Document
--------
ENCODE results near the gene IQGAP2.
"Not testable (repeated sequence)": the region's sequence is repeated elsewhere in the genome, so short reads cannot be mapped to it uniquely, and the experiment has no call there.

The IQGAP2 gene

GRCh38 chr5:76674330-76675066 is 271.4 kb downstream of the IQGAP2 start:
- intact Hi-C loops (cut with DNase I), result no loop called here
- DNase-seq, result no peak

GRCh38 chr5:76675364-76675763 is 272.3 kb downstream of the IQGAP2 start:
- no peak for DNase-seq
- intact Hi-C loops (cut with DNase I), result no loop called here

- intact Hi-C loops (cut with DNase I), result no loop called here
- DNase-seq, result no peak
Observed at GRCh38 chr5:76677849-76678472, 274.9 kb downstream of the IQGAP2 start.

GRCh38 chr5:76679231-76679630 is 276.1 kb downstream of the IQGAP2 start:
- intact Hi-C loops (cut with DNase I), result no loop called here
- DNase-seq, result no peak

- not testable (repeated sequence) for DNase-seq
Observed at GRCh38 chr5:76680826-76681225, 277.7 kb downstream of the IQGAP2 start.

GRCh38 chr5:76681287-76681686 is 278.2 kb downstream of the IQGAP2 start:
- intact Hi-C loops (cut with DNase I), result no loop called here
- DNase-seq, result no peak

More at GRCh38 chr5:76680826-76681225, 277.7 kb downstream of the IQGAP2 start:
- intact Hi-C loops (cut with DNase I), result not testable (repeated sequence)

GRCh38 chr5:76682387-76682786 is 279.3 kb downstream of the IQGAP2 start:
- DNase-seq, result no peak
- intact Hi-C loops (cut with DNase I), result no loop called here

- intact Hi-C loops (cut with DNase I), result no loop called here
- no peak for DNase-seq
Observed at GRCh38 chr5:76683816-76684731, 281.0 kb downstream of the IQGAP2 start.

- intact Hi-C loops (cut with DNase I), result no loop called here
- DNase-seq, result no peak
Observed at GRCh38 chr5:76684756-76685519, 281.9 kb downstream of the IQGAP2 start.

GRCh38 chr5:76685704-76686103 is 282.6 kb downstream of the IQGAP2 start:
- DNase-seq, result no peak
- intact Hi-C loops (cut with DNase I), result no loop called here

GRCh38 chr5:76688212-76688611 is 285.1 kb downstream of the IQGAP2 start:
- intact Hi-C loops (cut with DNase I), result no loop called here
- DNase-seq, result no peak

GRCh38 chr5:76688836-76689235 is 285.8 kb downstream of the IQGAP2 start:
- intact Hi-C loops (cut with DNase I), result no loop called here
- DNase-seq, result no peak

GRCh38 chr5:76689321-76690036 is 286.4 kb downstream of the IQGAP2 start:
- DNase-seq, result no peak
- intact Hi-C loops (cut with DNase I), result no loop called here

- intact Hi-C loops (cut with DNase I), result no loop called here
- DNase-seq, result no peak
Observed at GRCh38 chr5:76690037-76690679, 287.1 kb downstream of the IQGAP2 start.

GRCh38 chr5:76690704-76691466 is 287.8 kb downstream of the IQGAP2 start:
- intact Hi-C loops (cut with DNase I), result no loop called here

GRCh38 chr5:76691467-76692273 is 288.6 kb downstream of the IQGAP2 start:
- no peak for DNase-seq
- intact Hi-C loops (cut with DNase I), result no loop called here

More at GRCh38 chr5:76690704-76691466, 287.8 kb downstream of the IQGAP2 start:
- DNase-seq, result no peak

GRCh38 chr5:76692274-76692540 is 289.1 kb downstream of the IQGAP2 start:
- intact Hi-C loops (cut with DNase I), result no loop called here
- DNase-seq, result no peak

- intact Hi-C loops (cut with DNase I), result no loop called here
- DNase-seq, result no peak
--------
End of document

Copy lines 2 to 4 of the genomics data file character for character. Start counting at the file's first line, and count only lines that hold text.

"Not testable (repeated sequence)": the region's sequence is repeated elsewhere in the genome, so short reads cannot be mapped to it uniquely, and the experiment has no call there.

The IQGAP2 gene

GRCh38 chr5:76674330-76675066 is 271.4 kb downstream of the IQGAP2 start: